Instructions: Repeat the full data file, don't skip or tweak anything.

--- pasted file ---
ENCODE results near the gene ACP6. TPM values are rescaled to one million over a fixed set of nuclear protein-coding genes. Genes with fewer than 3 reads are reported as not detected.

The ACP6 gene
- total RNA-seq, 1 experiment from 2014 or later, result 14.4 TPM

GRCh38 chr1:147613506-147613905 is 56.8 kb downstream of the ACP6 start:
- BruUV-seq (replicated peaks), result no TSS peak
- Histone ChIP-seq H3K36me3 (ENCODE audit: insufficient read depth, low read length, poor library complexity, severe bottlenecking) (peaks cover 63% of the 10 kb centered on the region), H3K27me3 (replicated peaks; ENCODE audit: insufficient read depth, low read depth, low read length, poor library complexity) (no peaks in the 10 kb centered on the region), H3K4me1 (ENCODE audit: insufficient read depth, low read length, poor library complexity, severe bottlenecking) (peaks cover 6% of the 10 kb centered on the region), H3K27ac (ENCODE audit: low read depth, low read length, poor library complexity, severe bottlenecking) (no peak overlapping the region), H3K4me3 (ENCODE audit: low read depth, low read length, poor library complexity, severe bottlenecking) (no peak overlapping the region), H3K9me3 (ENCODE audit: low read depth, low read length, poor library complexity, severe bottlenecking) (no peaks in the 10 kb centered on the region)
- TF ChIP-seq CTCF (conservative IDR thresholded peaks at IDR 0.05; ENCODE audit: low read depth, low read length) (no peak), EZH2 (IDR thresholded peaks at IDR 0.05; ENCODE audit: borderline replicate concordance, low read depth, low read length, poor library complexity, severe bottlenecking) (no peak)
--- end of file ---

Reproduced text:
ENCODE results near the gene ACP6. TPM values are rescaled to one million over a fixed set of nuclear protein-coding genes. Genes with fewer than 3 reads are reported as not detected.

The ACP6 gene
- total RNA-seq, 1 experiment from 2014 or later, result 14.4 TPM

GRCh38 chr1:147613506-147613905 is 56.8 kb downstream of the ACP6 start:
- BruUV-seq (replicated peaks), result no TSS peak
- Histone ChIP-seq H3K36me3 (ENCODE audit: insufficient read depth, low read length, poor library complexity, severe bottlenecking) (peaks cover 63% of the 10 kb centered on the region), H3K27me3 (replicated peaks; ENCODE audit: insufficient read depth, low read depth, low read length, poor library complexity) (no peaks in the 10 kb centered on the region), H3K4me1 (ENCODE audit: insufficient read depth, low read length, poor library complexity, severe bottlenecking) (peaks cover 6% of the 10 kb centered on the region), H3K27ac (ENCODE audit: low read depth, low read length, poor library complexity, severe bottlenecking) (no peak overlapping the region), H3K4me3 (ENCODE audit: low read depth, low read length, poor library complexity, severe bottlenecking) (no peak overlapping the region), H3K9me3 (ENCODE audit: low read depth, low read length, poor library complexity, severe bottlenecking) (no peaks in the 10 kb centered on the region)
- TF ChIP-seq CTCF (conservative IDR thresholded peaks at IDR 0.05; ENCODE audit: low read depth, low read length) (no peak), EZH2 (IDR thresholded peaks at IDR 0.05; ENCODE audit: borderline replicate concordance, low read depth, low read length, poor library complexity, severe bottlenecking) (no peak)